Mixing Science with Fantasy

Science fiction and fantasy are close cousins in the writing world yet they are still separated by class systems, use of technology, monsters, setting, and even characterization. But what if they weren't? 

There's a great line in the Hulu series Marvel's Runaways (and also in Marvel's Thor) that goes:


"Magic is just science we don't understand."

If we're picking teams I'm team fantasy. I've always liked the old school sword and sorcery type stories involving fantastical monsters and adventures. It takes a really good science fiction to draw me. Something like Star Wars captured my attention the same as everyone because its a sweeping, epic story where the central theme is good versus evil. Isn't that what all stories depict in one way or another? It's in the execution where you draw your audience. 

At its core Star Wars is the Heroes Journey archetype that's used in many stories, including fantasy. In fact, when I would discuss the plot of my Best Series nominee Demon Hunter, I'd tell people its very "Star Wars-eseque" because my character went on a similar journey. 


In fact, some people have even argued that Star Wars is not a science fiction at all but rather science fantasy.  Science fantasy is a mixed genre that combines tropes and elements from both science fiction and fantasy. The biggest difference between science fiction and science fantasy is the science. 

The world of science fiction will have technology grounded in realism based on a theory that this could happen at some point in the future. Fantasy embodies its name, it's a world made up of its own rules. For instance, magic often is just there and accepted as such because the created world deems it as such. 



Mixing the two under the umbrella of science fantasy creates some fascinating stories. It offers the freedom to explore creativity and also provide a sense of realism within the elements being portrayed.


Star Wars is probably the most famous example but I found myself drawn to the Marvel's Runaways series for this exact reason. I can't speak on the comic series as I've not read it yet. The Hulu series departed from the comics in small ways to bring it to life on TV screens and one of the ways they did that was to ground a lot of the magical elements in scientific explanations.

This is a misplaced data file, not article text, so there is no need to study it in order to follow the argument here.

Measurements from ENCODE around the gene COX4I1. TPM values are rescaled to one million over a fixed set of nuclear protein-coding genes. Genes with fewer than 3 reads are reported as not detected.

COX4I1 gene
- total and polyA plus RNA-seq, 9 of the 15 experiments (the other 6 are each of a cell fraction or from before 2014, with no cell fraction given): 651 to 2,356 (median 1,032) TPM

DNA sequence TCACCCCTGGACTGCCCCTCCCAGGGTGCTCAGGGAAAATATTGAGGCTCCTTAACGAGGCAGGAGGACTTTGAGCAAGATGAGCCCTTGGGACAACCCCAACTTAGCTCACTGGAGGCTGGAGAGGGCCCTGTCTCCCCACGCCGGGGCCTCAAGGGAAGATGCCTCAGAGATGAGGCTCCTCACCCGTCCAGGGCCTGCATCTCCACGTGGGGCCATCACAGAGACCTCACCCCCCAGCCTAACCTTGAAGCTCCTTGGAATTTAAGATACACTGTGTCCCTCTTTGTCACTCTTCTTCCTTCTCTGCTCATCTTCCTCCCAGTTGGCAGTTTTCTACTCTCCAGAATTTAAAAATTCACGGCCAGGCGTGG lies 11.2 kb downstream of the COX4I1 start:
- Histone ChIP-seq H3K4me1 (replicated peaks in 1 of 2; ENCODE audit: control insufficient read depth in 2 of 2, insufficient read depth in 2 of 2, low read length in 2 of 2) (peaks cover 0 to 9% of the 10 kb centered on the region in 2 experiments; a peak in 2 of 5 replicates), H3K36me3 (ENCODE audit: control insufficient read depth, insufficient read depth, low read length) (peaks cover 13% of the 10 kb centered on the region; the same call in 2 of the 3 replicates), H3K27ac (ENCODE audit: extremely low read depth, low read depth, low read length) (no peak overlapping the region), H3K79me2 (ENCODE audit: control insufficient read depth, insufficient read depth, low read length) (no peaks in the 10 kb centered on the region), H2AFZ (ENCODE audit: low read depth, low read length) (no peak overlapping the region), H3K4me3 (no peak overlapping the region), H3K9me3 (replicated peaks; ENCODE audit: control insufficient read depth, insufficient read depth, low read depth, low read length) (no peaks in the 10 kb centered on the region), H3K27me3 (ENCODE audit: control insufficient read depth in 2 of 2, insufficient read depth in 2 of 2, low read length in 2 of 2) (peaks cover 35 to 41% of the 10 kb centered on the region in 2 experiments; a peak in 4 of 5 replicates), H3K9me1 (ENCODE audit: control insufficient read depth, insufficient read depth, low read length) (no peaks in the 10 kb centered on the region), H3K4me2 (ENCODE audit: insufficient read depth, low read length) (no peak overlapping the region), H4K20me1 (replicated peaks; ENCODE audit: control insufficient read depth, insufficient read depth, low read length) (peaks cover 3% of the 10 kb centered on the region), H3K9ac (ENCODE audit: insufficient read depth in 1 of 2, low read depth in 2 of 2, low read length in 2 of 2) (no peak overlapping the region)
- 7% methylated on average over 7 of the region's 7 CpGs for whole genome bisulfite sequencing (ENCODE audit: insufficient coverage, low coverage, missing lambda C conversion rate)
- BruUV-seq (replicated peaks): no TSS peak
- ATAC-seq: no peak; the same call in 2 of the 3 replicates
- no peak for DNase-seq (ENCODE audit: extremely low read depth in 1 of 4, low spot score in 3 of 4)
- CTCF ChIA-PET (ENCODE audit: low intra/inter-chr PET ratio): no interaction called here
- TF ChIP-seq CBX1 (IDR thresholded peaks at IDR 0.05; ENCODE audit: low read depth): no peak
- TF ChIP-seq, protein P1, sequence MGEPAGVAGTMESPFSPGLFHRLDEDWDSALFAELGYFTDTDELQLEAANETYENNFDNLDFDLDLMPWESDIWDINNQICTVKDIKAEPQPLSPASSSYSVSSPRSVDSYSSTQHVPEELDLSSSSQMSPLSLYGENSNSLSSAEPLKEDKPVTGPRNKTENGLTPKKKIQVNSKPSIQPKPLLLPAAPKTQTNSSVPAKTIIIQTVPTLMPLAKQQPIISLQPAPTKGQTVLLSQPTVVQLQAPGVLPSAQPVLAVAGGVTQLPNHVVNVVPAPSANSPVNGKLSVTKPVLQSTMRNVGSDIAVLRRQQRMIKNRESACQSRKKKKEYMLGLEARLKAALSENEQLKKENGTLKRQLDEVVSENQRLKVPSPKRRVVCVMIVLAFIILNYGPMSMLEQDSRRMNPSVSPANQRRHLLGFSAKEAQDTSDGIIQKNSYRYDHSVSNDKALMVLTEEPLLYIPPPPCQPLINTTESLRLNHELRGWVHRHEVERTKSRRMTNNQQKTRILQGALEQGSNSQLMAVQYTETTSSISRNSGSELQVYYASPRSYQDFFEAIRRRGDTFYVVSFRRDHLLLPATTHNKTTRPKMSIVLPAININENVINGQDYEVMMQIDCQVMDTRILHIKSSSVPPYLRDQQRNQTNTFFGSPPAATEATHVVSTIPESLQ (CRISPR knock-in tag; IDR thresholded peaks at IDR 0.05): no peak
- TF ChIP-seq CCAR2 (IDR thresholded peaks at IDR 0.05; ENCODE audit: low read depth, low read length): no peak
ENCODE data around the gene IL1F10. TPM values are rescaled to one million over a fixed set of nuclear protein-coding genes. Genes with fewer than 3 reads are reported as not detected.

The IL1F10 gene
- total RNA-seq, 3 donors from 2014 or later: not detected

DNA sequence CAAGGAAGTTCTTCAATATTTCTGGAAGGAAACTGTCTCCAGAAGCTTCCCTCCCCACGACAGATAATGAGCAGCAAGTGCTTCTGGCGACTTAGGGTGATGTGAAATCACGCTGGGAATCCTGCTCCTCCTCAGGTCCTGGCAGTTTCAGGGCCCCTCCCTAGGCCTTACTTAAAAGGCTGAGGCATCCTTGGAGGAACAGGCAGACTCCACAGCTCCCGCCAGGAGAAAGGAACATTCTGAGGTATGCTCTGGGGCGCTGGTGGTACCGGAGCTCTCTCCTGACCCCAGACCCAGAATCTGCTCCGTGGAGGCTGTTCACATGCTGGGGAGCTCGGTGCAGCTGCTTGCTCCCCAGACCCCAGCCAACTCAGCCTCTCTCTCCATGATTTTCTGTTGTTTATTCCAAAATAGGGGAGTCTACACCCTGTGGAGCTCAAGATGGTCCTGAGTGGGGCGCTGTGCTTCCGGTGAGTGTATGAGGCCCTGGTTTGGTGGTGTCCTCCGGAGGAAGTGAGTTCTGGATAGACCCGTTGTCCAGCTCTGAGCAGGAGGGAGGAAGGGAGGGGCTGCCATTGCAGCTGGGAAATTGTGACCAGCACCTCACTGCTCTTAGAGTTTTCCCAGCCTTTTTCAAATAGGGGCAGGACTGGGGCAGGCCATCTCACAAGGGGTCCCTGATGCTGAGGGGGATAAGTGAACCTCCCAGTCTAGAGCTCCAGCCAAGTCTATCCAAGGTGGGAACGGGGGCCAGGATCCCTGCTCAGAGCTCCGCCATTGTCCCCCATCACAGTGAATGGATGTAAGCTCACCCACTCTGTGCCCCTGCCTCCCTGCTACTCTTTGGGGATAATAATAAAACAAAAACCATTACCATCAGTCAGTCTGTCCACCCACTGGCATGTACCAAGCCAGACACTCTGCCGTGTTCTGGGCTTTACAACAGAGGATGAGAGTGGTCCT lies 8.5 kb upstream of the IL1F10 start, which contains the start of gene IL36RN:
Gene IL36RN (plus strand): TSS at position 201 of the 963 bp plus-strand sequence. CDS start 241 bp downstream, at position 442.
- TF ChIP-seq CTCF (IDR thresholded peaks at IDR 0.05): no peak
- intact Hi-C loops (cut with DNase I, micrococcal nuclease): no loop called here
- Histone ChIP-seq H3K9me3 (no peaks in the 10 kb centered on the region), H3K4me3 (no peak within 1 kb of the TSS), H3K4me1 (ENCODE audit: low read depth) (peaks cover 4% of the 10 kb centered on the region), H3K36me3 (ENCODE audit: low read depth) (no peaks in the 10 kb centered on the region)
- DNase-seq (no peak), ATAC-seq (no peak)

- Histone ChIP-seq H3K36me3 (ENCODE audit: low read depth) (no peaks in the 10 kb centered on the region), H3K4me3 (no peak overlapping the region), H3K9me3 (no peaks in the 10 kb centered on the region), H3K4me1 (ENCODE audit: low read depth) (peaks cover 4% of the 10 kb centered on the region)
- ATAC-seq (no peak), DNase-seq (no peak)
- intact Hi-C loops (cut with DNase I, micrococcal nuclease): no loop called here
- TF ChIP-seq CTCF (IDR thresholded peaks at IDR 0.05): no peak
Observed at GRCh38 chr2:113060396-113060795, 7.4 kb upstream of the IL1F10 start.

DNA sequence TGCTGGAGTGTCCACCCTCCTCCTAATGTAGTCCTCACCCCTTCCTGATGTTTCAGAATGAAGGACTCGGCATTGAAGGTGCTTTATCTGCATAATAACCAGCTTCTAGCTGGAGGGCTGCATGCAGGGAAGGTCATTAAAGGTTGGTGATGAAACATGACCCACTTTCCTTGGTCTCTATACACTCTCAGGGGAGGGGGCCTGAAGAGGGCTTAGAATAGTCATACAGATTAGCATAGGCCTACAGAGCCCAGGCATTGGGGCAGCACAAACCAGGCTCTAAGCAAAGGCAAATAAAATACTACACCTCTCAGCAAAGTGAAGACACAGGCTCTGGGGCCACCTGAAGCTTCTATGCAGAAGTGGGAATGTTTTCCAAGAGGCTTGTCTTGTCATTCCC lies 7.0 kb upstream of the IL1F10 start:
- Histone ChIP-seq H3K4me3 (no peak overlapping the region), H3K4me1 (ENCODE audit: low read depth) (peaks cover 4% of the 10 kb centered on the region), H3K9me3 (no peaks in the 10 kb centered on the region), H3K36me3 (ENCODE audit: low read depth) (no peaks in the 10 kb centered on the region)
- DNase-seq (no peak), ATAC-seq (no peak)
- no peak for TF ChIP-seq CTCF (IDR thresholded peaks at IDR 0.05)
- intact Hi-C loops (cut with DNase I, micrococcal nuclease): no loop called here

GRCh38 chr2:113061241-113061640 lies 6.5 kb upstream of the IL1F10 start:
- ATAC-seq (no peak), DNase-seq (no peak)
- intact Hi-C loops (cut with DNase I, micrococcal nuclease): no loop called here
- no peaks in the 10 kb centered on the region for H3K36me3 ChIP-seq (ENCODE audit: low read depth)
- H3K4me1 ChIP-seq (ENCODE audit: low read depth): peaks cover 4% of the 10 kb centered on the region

For example, the magical Staff of One that Nico Minoru uses in the comic series is more of a magical element. It appears from her chest after she calls it with bloodletting. And although the series leans into the more magical aspects of the staff later in season 3 when we first see The Staff of One it has a technical element attached to it.


Nico still gets the staff to react by pricking her finger but her mother Tina explains that the staff is reading her DNA. She then goes on to say it was engineered in the laboratory of their company Wizard and powered by some very special unique technology. Later in the series this version of the staff is destroyed. The new one born of Nico's body is pure magic.

Runaways has combined elements of sci-fi such as the fistagons Chase Stein uses and hard-core magic like the spells Morgan le Fay, a well-known magical character in the Marvel universe, uses through witchcraft. The series also taps into the Dark Dimension which is pure fantasy and Karolina's powers which are derived from her alien blood, which has always been a science fiction trope. I liked the way they weaved the science and magic together so much it had me hooked throughout the 3 seasons it was on. 

There are so many other examples of science fantasy around but they've been mislabeled as solely science fiction or fantasy. This is why speculative fiction is such a misunderstood, but necessary, genre in the fictional world. So many different elements can make up a story. The hard rules are being expanded upon to bring forth enjoyable stories full of creativity.


Take a look at the video for a deeper look into examples of science fantasy:


I've been working on a trilogy that I originally thought fell in the realm of science fiction. It threw me off because I tend to stay under the fantasy tree with my work laying under the different branches like urban fantasy, superhero fantasy, or even dark fantasy. But because now I know that the story I'm writing is a science fantasy I feel more comfortable continuing it because I know my way around that genre better than I would a full-on science fiction.  

So if you didn't know you could mix science fiction and fantasy into one novel now you have permission...in fact its encouraged. 


Still struggling to figure out your genre? Keep calm and read my post on choosing a writing genre

ABOUT:

"Original Cyn" Cynthia Vespia is an author and athlete combining her passions to entertain, educate, and empower. Topics include real life experiences, knowledge about the writing craft, and the importance of balancing body & mind in "cynergy."

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